(Part one was written a while ago: Day 20)
It was a regular night until I received that dreadful phone call. Mom called to give me the news of grandma’s death. She knew I wouldn’t take it well but I needed to attend her funeral. Despite the impulse to break down, I had to be logical first. I booked my flight tickets to Chennai for the next morning. I called back my mother to let her know my flight timings before I crashed into my chair.
Grandma didn’t have a heart problem, at least not that I knew of. It must have been age after all she was nearly 80. I rummaged around in my loft to find the carton that I had stashed away. Our years of communication were stored in that box. Only the last few months lay around in my desk drawer. I knew I would be overwhelmed going through those letters. She had led a long and memorable life. It was too soon for me to make peace with her absence.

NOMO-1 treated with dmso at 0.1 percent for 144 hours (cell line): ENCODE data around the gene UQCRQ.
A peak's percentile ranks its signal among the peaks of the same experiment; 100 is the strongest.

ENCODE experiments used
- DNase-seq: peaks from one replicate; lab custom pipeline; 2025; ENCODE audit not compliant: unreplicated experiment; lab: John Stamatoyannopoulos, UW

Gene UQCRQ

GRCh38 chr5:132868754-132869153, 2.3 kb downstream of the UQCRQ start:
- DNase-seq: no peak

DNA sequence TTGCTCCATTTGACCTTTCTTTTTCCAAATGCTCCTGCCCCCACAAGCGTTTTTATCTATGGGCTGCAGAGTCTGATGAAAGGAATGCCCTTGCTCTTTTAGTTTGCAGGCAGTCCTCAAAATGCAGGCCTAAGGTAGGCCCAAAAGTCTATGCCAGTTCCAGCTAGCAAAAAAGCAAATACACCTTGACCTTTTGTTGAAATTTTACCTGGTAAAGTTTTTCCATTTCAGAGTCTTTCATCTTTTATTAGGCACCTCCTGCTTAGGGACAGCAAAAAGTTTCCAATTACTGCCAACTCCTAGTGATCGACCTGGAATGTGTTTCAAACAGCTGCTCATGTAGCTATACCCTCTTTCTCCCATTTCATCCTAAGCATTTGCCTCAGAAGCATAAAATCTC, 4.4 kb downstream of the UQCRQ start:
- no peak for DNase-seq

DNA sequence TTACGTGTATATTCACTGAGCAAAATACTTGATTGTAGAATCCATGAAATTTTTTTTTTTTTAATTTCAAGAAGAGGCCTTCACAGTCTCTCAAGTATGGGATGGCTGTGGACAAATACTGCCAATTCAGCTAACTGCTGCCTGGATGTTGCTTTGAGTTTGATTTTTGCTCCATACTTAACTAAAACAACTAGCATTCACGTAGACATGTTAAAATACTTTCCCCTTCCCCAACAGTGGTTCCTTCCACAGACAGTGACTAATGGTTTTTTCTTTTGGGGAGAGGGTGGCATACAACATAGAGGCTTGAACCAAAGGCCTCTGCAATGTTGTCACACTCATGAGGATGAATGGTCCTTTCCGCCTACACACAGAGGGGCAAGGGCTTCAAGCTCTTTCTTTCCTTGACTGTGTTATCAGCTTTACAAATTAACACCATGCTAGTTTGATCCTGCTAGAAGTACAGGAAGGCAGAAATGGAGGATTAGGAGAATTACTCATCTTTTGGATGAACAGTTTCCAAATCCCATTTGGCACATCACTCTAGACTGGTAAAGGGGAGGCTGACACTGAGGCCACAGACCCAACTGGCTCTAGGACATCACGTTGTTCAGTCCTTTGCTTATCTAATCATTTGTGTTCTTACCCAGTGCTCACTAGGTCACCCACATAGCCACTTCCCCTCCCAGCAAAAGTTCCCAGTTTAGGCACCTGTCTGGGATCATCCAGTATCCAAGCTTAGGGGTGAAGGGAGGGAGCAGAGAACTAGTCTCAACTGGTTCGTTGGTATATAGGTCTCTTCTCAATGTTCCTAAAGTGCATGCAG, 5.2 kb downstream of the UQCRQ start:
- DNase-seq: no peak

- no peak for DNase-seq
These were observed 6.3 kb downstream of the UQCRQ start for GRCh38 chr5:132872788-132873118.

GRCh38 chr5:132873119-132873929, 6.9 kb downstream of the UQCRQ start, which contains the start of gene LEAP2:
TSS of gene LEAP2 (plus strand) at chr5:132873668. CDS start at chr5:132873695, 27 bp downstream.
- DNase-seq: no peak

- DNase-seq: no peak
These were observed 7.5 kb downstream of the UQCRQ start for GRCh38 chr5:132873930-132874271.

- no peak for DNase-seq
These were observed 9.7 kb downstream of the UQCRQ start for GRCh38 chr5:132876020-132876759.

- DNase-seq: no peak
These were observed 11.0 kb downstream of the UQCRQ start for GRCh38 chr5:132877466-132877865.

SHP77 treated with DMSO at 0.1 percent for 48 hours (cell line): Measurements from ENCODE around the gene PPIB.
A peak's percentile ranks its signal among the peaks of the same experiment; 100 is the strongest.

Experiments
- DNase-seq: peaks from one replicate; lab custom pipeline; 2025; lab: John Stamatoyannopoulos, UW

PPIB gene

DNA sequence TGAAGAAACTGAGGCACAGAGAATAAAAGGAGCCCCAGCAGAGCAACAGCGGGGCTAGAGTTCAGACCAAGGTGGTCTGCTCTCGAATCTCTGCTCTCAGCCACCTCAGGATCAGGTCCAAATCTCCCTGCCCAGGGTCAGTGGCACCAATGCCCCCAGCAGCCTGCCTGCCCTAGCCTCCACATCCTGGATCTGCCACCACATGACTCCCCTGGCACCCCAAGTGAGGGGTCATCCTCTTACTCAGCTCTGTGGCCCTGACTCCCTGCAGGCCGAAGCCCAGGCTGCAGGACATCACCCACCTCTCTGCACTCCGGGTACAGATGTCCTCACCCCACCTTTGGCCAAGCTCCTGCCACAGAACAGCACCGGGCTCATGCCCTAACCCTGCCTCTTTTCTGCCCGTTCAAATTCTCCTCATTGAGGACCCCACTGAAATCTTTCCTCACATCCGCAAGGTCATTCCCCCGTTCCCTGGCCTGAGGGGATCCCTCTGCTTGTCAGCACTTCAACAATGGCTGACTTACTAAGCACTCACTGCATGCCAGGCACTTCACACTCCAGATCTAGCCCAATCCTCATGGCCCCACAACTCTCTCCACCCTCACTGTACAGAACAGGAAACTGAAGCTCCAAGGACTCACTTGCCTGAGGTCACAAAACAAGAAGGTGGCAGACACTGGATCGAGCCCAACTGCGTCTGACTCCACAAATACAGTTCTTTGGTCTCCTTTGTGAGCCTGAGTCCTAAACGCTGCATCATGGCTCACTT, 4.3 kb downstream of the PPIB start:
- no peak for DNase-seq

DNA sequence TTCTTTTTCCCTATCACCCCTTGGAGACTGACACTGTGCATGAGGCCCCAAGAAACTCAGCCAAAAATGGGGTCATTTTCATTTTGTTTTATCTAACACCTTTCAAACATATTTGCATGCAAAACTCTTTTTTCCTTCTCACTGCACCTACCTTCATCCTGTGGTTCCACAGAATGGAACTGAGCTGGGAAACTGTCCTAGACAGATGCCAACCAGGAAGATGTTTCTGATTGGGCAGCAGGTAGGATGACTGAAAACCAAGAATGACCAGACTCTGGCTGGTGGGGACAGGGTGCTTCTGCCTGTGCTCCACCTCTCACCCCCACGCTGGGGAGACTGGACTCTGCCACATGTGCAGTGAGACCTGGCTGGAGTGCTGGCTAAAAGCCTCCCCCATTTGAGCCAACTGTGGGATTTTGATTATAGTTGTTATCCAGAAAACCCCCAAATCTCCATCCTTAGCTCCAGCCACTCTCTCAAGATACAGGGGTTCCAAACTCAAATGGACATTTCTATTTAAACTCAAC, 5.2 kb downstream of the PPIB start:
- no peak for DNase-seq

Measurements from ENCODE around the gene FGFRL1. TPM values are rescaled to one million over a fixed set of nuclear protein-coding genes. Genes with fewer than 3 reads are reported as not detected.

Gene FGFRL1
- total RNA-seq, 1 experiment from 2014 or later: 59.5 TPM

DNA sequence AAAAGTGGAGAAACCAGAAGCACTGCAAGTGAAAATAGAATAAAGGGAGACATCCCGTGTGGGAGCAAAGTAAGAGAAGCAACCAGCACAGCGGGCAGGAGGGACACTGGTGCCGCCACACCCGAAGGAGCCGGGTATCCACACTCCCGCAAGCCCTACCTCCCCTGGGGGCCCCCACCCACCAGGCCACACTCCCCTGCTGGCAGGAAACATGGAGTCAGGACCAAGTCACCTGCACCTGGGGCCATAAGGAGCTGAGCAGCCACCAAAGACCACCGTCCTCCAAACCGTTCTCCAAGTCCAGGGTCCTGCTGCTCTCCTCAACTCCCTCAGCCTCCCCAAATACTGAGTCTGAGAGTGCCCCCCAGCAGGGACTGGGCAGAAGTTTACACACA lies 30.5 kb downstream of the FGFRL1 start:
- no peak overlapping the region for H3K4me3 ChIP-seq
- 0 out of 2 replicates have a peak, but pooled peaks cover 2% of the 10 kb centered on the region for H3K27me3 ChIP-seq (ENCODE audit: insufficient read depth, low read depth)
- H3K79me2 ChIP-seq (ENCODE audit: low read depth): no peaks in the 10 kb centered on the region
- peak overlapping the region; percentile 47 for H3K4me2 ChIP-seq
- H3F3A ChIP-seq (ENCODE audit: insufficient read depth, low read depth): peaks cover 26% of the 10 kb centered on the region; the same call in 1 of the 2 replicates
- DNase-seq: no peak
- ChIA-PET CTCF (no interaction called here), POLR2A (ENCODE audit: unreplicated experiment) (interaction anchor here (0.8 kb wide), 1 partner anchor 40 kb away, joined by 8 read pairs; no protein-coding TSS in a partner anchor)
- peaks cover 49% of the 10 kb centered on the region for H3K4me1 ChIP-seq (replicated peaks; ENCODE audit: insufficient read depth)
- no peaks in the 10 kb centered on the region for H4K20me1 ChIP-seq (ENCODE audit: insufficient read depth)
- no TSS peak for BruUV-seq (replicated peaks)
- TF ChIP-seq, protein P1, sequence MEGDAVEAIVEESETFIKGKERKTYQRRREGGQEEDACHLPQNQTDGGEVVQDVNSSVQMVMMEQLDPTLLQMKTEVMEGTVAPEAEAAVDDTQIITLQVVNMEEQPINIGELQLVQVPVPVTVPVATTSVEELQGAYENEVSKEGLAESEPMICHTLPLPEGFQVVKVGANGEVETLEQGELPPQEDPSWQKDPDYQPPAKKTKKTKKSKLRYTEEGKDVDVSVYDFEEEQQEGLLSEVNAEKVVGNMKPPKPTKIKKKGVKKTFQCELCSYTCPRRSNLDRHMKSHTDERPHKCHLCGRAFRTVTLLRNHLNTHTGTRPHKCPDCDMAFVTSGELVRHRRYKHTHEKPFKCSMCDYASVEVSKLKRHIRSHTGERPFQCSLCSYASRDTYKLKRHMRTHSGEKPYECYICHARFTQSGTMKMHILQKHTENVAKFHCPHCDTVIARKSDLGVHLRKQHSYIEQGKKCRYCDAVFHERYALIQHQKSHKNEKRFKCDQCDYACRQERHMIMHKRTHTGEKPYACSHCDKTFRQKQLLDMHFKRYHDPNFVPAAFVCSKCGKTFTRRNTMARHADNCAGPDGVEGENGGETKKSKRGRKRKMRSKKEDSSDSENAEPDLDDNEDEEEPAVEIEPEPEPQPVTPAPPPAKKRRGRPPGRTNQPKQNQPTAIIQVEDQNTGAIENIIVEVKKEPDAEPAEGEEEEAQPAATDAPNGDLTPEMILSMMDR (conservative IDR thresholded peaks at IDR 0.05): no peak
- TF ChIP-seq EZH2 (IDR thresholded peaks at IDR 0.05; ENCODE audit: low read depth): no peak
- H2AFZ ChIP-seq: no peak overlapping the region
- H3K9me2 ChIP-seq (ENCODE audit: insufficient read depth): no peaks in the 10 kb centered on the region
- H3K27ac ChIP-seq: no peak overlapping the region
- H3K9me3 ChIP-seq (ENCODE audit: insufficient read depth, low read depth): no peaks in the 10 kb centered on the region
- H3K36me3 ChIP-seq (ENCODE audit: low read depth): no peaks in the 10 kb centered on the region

I held back the urge to cry till I reached Chennai. Her lifeless body cut through my composure. I held onto my mother and cried. I collapsed next to the body and held her hand. I should be happy she didn’t suffer. I should be glad she died happy. But I couldn’t help but feel regret that she had died alone. Her neighbour had found her a few hours after she died. After grandma didn’t answer her phone, the neighbour had gone over with her spare key. On hearing the news, mom and dad had arrived promptly later the same day.
She was a remarkable woman. She had always stood by her children and grandchildren. She had showered them with gifts and love. But most importantly, she had stood by her word. I felt clingy as I watched the men of the household carry her body to the cremation ground. I wanted to be with her till the end. But our customs and traditions forced me to follow certain protocols. I wanted some physical part of her to stay with me; her memories just didn’t seem enough. But burial of all kinds was shunned by our family.
Soon, all we would be left with would be her ashes which would be scattered in some holy water. As these thoughts crossed my mind, I wondered if she would approve of all of this. She was neither religious nor spiritual; she was perhaps laughing to herself as she taunts us from a far better place. That is the hope I shall live with.